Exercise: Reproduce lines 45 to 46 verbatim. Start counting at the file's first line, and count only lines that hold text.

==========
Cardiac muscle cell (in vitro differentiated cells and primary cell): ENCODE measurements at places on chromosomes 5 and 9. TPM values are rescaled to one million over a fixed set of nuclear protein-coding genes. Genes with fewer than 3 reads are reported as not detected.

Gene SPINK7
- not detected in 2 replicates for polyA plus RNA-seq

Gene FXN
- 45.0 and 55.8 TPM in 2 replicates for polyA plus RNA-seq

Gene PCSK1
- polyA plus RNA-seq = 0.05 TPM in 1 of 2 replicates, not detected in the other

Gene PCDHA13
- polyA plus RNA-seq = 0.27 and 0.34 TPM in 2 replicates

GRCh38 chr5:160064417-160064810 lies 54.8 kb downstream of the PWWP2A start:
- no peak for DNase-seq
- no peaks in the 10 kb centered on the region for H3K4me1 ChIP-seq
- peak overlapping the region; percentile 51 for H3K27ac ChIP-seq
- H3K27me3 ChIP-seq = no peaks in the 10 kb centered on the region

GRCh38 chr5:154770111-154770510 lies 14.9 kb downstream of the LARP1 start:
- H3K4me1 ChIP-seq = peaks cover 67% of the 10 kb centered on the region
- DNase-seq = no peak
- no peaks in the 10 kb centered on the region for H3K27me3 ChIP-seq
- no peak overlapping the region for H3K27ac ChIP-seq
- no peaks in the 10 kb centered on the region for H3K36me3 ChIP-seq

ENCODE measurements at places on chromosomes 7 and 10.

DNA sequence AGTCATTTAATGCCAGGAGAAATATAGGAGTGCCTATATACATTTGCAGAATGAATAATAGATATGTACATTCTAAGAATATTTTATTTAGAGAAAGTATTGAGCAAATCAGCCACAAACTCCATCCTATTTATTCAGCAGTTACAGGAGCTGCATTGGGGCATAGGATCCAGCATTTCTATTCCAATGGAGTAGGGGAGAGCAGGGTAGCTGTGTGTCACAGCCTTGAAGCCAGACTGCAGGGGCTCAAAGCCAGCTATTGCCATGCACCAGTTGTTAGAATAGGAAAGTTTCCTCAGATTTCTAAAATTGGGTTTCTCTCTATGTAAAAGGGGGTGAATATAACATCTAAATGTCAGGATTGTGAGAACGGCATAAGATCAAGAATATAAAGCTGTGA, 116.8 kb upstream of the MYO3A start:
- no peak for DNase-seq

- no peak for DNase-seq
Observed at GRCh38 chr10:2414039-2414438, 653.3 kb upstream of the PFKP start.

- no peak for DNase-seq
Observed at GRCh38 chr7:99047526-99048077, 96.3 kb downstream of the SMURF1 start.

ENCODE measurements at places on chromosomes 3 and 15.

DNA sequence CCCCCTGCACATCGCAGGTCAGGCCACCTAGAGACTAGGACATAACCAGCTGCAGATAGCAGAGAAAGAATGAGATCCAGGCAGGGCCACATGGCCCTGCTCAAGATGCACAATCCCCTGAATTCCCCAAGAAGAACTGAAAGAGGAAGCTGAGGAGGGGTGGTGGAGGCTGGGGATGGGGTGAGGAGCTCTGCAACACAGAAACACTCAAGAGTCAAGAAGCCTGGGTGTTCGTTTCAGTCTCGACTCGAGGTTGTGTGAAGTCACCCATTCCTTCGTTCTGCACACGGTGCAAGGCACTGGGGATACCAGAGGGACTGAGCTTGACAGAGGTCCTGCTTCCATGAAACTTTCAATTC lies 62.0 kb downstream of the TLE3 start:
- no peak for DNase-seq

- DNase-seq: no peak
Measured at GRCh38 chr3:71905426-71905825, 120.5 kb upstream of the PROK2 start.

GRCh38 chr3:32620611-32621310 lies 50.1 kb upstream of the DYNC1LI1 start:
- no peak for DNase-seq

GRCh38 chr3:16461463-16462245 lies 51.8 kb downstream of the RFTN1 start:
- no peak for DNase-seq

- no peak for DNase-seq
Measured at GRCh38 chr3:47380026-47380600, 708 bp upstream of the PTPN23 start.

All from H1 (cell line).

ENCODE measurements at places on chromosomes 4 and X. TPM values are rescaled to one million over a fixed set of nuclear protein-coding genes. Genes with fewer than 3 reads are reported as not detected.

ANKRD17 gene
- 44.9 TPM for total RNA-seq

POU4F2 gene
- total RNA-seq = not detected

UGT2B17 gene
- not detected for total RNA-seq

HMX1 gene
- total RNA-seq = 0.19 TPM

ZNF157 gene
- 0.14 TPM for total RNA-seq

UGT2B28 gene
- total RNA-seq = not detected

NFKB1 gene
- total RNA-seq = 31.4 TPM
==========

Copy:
UGT2B17 gene
- not detected for total RNA-seq